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  • Writer's pictureRandy Dykhuis

BWL Air Permit Action

 


Erickson Station power plant

Many of you have asked about the key problems with LBWL's air permit application to install a RICE power plant. We have reviewed the application that LBWL submitted to EGLE, talked to several outside experts, and read EGLE's response. Below are the major points that you should feel free to use when you submit your comments to EGLE. Comments must be sent to EGLE by Tuesday May 14. You can use this page to submit your comment. Additional resources from EGLE can be found here, here, and here.


A virtual public hearing has been scheduled for May 1 at 6:00pm via Zoom. You are not required to speak at the hearing, but you must register.


If you choose to comment, we would appreciate it if you could let us know and if possible, email it to us. It would be great to see what people are saying.

 

1)  The RICE plant will emit significant pollution, and it is unclear whether these pollutants will stay within legal limits without active and continuous public monitoring.

  • LBWL has, itself, described the expected emissions for PM2.5 and NO2 as up to 99% of permissible limits, so that exceeding those emission levels is likely. PM2.5 are tiny particles that can worsen asthma symptoms and have been linked to premature death in people with heart or lung disease. NO2, or nitrogen dioxide, can react with sunlight to form ground-level ozone or smog that can damage lungs.

  • Eaton County doesn’t currently have any air pollution monitoring equipment and Ingham County’s equipment is substantially to the northeast. Air pollution monitoring equipment should be required for the proposed Eaton County site to detect emissions in excess of permit limits, if the permit is approved.

  • How LBWL runs the facility will substantially influence its air pollution impacts such that periodic site testing will not assure continuous permit compliance.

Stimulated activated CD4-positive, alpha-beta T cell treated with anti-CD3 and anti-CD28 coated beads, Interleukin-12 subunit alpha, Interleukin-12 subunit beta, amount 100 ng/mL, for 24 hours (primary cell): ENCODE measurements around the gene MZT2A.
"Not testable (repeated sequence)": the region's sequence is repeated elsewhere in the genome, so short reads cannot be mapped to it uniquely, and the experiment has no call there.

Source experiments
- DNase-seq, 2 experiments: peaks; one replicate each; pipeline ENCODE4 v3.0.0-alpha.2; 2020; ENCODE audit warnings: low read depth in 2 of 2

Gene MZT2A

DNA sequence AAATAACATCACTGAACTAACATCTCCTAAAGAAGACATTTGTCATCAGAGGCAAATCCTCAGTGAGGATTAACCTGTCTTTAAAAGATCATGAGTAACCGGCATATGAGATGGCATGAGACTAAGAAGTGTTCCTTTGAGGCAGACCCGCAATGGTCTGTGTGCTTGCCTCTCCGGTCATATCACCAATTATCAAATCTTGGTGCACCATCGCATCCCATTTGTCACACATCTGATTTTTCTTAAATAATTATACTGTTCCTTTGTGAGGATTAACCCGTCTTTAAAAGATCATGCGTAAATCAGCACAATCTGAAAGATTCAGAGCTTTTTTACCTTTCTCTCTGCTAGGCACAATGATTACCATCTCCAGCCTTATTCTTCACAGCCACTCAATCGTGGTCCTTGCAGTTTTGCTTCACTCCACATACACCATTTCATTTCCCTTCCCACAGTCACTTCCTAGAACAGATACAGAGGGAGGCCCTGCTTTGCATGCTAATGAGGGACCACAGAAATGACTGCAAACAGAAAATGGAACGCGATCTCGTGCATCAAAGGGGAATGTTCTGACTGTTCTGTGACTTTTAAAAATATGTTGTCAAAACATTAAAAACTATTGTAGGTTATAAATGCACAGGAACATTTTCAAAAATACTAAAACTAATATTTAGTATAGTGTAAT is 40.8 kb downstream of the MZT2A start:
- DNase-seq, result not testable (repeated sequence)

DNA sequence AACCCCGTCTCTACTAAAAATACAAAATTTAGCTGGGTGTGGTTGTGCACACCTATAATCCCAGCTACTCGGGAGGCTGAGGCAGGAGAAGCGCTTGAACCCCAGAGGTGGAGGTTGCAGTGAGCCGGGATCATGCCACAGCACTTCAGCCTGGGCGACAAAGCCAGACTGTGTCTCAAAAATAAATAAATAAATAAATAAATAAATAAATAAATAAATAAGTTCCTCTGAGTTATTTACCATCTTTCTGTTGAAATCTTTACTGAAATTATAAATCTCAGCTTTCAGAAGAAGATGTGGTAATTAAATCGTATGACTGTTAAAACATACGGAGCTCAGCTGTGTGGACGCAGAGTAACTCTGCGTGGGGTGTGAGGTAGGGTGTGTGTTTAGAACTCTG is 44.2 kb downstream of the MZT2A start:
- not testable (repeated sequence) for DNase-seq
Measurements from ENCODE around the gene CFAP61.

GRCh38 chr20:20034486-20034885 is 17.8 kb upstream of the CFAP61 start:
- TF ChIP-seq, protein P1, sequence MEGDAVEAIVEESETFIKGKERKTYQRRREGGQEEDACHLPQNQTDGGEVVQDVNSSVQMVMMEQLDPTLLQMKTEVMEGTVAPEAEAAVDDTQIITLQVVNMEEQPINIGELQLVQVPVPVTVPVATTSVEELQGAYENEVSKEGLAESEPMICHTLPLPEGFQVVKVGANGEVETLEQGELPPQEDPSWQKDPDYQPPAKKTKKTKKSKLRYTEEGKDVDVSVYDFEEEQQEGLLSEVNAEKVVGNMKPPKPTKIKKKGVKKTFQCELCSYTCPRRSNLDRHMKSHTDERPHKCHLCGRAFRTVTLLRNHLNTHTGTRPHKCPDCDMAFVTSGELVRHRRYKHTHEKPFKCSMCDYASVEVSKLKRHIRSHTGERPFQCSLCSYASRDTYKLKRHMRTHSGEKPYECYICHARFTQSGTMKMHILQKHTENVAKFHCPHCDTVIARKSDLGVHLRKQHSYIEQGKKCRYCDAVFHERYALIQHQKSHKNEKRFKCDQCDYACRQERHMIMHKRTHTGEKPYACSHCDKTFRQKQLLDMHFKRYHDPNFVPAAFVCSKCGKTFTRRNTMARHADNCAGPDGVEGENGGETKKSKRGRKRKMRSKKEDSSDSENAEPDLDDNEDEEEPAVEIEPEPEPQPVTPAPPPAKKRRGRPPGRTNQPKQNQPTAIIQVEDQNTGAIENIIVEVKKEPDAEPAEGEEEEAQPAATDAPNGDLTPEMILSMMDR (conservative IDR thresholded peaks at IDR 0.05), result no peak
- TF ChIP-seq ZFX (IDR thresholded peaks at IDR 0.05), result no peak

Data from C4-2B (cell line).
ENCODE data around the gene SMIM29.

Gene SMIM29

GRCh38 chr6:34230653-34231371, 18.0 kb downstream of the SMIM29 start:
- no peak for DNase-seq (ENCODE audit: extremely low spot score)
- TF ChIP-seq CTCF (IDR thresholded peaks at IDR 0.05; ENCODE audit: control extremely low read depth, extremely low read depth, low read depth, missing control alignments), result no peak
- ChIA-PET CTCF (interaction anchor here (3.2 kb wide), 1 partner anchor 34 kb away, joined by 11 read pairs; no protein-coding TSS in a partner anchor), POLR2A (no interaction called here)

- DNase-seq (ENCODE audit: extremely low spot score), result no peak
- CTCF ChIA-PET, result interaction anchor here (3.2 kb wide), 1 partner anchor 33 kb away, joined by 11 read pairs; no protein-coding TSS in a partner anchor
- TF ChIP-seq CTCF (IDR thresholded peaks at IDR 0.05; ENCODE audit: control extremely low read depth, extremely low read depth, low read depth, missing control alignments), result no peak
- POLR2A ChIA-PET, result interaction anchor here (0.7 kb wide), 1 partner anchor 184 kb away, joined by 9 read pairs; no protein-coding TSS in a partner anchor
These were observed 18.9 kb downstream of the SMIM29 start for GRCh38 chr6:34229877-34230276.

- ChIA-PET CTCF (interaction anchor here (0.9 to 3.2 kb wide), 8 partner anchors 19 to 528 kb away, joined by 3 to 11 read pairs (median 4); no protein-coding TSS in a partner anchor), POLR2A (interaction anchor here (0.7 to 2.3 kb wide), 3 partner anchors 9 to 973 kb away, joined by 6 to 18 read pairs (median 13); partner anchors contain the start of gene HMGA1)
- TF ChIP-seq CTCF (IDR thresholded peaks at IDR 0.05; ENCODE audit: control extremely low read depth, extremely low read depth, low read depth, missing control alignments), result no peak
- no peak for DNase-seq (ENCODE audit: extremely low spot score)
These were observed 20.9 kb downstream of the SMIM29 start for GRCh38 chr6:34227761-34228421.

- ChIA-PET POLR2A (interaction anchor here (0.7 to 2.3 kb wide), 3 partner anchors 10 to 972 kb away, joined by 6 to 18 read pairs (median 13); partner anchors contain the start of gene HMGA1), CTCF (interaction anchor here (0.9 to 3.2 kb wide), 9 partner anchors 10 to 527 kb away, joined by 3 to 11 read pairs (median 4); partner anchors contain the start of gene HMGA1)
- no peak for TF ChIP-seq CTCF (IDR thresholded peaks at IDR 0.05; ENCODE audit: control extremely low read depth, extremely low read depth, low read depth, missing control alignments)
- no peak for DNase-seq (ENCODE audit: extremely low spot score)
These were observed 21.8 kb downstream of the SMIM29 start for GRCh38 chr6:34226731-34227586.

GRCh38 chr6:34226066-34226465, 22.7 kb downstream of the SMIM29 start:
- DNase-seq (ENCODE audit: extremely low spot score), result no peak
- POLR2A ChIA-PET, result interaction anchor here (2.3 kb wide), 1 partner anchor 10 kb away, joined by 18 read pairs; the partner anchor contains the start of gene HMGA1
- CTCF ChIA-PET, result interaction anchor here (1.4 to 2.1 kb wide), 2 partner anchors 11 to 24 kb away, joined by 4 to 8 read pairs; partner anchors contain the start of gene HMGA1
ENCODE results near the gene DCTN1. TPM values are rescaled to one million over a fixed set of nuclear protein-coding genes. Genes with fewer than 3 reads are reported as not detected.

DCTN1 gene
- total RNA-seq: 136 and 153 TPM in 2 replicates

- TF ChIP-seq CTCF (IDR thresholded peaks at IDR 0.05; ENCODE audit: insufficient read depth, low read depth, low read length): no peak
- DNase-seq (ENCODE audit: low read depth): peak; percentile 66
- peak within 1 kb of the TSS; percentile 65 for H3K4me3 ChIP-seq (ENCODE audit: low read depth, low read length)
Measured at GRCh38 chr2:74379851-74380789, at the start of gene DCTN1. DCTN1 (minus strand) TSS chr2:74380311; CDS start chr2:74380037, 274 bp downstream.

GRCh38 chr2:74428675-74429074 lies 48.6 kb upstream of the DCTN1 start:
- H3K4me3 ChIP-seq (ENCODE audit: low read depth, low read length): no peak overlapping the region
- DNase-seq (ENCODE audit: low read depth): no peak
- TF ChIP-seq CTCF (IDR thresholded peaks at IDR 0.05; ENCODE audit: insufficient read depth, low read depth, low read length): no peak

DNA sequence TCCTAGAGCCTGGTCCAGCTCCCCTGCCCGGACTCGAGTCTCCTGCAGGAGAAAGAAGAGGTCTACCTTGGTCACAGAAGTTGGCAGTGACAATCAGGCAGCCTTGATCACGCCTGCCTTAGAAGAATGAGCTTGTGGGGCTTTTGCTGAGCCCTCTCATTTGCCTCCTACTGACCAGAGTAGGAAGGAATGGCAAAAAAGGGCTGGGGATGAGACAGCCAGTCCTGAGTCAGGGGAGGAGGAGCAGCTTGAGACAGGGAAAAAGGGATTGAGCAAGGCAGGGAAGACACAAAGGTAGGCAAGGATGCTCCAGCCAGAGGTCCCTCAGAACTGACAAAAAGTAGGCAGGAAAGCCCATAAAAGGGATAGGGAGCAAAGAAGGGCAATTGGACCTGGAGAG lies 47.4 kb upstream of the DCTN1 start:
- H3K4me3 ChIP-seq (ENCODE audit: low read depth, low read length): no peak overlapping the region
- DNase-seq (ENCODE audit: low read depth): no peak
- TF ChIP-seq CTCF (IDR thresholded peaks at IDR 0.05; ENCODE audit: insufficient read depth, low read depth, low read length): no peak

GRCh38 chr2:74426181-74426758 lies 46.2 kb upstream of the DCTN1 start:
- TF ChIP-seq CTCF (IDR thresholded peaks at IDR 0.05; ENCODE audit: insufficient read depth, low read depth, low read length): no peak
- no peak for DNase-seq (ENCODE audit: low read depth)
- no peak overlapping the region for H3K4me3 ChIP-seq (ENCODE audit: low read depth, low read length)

• EGLE has stated in a fact sheet that based on modeling the RICE plant will include emission controls and that the plant “will comply with all applicable state and federal air quality requirements.” But only monitoring equipment will ensure this compliance and provide real data on actual emissions.

  • EPA found in 2023 that the LBWL had violated multiple federal environmental rules in 29 cases at its Erickson site regarding protection of water and air from toxic coal ash. Though LBWL disputes most of the alleged violations, EPA’s findings raise concerns about whether the LBWL will comply with an air permit for its RICE plant. Among other violations, EPA found that LBWL was supposed to install a groundwater monitoring system in 2017 but did not do so until 2020.


2) The RICE plant poses an environmental justice threat.

  • On page 61 of the LBWL application, they indicate that they evaluated environmental justice concerns within a 1-mile radius of the proposed RICE plant. However, EPA recommends that companies screen within a 3-mile radius. (https://www.epa.gov/power-sector/frequent-questions-about-power-plants-and-neighboring-communities#question7). LBWL should be required to screen out to the recommended 3-mile radius.

  • As suggested by EPA guidelines, air monitoring should be required given that the RICE plant will be less than 3 miles from a disadvantaged community, as reported by LBWL to the MPSC. Only real data will indicate any adverse impact on that community.